At the Point of the Bay
At the Point of the Bay
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The novel is the story of the people who have inhabited the area on the southern shore of Suisun Bay, half way between San Francisco on the west and the Sacramento-San Joaquin River Delta on the east. It begins with the Chupcan Indians in the early eighteenth century who are said to have lived there for over five thousand years.

The story moves through the arrival of the Spanish; the establishment and life at Mission San Jose; life at the real Rancho Monte del Diablo and the fictional Rancho Santa Maria; the towns of Bay Point and Port Chicago, including the explosion of two ammunition ships in 1944, the subsequent mutiny trial of the black sailors who refused to return to loading ammunition, and the ultimate destruction of the town by the navy.

Other historical events such as the growth of San Francisco, the gold rush, and the building of railroads, prohibition, bootleging, and prostitution are told by fictional characters.

At the Point of the Bay intertwines true events with fictional characters to share the incredible cycle of dreams, love, and failures that surrounds various groups of people throughout hundreds of years of history.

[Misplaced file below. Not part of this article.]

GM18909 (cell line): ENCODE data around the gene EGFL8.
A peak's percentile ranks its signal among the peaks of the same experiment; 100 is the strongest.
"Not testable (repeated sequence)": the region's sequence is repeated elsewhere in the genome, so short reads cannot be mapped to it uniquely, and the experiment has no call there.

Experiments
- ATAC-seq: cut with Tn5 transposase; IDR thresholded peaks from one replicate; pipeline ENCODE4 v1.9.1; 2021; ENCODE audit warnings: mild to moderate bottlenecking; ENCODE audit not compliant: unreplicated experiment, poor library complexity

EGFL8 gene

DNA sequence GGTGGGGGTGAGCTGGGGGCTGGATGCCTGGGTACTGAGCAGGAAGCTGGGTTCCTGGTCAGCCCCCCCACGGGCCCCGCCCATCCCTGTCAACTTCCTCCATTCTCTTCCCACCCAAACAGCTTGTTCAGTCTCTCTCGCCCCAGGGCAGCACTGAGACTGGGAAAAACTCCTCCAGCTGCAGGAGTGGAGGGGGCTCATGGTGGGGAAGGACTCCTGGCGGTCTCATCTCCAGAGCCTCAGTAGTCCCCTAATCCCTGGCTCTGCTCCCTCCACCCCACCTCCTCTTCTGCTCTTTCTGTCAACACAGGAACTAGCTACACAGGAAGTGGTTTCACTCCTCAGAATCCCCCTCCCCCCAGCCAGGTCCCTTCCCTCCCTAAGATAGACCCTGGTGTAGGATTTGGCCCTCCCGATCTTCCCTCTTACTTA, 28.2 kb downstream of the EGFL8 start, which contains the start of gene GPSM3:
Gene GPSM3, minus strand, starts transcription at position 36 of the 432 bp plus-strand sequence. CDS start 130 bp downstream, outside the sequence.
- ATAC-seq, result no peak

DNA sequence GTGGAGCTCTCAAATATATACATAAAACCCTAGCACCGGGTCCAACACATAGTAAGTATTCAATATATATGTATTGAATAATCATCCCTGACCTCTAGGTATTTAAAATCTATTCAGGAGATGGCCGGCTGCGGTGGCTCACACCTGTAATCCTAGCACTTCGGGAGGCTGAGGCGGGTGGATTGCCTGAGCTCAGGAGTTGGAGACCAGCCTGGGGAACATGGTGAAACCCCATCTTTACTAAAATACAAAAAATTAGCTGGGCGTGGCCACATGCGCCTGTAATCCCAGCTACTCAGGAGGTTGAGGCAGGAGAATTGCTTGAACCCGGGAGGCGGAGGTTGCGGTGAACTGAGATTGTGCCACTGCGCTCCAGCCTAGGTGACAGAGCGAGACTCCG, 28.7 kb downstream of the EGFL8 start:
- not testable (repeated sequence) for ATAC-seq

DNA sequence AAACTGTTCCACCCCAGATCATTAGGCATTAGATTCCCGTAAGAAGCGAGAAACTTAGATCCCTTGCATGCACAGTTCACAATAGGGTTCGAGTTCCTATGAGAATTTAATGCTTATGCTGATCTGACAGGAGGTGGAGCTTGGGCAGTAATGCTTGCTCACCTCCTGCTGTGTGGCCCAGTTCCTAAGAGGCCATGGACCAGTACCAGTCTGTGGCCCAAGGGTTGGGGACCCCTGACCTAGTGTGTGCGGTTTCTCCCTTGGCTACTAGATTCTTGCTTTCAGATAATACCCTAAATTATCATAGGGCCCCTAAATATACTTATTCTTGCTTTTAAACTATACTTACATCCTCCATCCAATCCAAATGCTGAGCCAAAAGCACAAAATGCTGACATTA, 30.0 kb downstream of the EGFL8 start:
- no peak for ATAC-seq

Magdalena attempted to roll over on her straw mattress, but she couldn’t. She was too weak, her body ached, and she felt as if she was on fire. She had a cough and a runny nose. Yesterday she found that she had little red bumps all over her face, chest, legs, and arms. She was frightened --- she knew what was wrong. Many of the other neophytes at the mission had the Sarampion, measles, and many had died.

Magdalena’s husband, Mateo, had left their small apartment at sunrise to go to Mass for an hour. After services he went to work at the tannery. Fortunately, he would be able to return to see his wife at the siesta time in the mid-afternoon.

Before he left in the morning, he put a piece of bread and a bowl with a portion of atole on the small box next to her bed which served as a table. He put a bowl of water on the table with a cloth beside it to be used to help cool her burning body. However, she couldn’t bring herself to move. To make matters worse, she had dysentery and could not get to the clay pot under her bed.

Father Duran visited Magdalena in the afternoon and found Mateo cleaning her and applying the wet cloth to her forehead. The father administered the last rites before she passed away and he did his best to console Mateo.

Magdalena was not alone in her death. Almost a third of the Indians at the mission had died as a result of the epidemic. In addition, cholera, smallpox, diphtheria, chickenpox, and syphilis also caused untold suffering and death among the Indians who did not possess any natural immunity to these diseases introduced by the Spanish conquerors.

Kenneth Tye is professor emeritus in education at Chapman University in California. He grew up at the Point of the Bay, has traveled widely, and has lived in a number of countries. He is the author of more than seventy professional publications. This is his debut novel.

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